100%

Scanned image of the page. Keyboard directions: use + to zoom in, - to zoom out, arrow keys to pan inside the viewer.

Page Options

Download this Issue

Share

Something wrong?

Something wrong with this page? Report problem.

Rights / Permissions

This collection, digitized in collaboration with the Michigan Daily and the Board for Student Publications, contains materials that are protected by copyright law. Access to these materials is provided for non-profit educational and research purposes. If you use an item from this collection, it is your responsibility to consider the work's copyright status and obtain any required permission.

March 17, 1988 - Image 35

Resource type:
Text
Publication:
The Michigan Daily, 1988-03-17

Disclaimer: Computer generated plain text may have errors. Read more about this.


PHOTOS BY DAVID BRADSHAW-UNIVERSITY OF TENNESSEE
25,000 seats sold and 3,000 wanting to get in at Tennessee: Coach Pat Summitt (left) and a shaken-up player

officials tried to find room for an extra
3,000 fans clamoring outside the sold-out,
25,000-seat arena.
So who are these newfound fans of the
women's game? Oddly, it's not fellow stu-
dents who are leading the charge to the
arena, but college-town adults and their
families. Consider Iowa fan John Roesler,
36. Not only does he attend every home
game, but last year he took his wife and
three kids on an 181/2-hour bus ride to
watch Iowa play at Louisiana Tech. Iowa
lost, but that didn't keep Roesler and fam-
ily from traveling all the way to Miami last
December to watch their team win the Bur-
ger King Classic. Roesler says that the
women are just as exciting to watch as the

men-once you get used to the different
style. "Don't believe for one moment that
women's basketball is boring," he says.
"Comparing women's to men's is like com-
paring apples to oranges."
In fact, there are those who say the
women's game, with its emphasis on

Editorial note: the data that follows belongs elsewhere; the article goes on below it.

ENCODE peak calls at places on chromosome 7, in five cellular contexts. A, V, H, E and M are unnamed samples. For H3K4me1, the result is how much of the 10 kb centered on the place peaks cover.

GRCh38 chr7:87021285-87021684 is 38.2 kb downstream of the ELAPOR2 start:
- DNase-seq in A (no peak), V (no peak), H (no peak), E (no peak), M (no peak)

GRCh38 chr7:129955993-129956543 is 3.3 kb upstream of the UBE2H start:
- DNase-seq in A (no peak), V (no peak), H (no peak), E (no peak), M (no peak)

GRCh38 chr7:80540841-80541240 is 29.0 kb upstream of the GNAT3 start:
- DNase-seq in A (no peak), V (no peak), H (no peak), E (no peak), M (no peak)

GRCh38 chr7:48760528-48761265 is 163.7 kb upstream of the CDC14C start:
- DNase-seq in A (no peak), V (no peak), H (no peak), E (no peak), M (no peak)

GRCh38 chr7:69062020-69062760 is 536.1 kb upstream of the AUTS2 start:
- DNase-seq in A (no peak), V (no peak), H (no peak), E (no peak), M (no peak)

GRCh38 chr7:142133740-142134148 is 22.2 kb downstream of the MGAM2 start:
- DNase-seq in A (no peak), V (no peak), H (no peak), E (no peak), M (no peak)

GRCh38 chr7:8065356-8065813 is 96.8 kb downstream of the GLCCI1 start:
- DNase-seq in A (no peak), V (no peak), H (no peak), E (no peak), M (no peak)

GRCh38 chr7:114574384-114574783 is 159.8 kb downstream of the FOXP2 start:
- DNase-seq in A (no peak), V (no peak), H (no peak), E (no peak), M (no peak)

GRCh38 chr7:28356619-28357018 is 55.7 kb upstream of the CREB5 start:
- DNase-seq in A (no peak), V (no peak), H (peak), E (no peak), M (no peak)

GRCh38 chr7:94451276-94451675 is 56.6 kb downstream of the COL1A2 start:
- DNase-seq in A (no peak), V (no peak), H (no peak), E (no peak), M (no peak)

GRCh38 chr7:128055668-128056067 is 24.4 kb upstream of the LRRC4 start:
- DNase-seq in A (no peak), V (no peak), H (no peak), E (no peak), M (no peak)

play-making, precision passing and ac-
curate shooting, is a "purer" form than
the elbow-flinging, skyscraper competition
that dominates the men's contests. "It's an
exciting brand of basketball," says Linda
Sharp, head coach of Southern Cal's Tro-
jans. "It's a game of more finesse, better
ball handling and more accurate shoot-
ing than men's basketball. That's be-
cause it's played entirely below the rim-

there are no sure points by dunking."
Still, at most schools, fewer than half the
fans are students. "Attendance has defi-
nitely gotten stronger over the past few
years," says Sharp. "But I'm still not seeing
enough students. It's really too bad.
They're usually the most vocal." Only a few
hundred students typically show up to
watch the Trojans-the team that spawned
1984 Olympic hero Cheryl Miller and that
has won two national championships.
Some universities have resorted to gim-
micks to boost enthusiasm. Iowa promotes
the family-entertainment value of wom-
en's basketball with its "coach for a day"
contest. Children enter drawings at Wen-
dy's restaurants and, if they win, get an

MATT BRUNWORTH
Show of hands: Iowa jump shot (left), Texas Tech Bleacher Creatures

NEWSWEEK ON CAMPUS 19

Back to Top

© 2021 Regents of the University of Michigan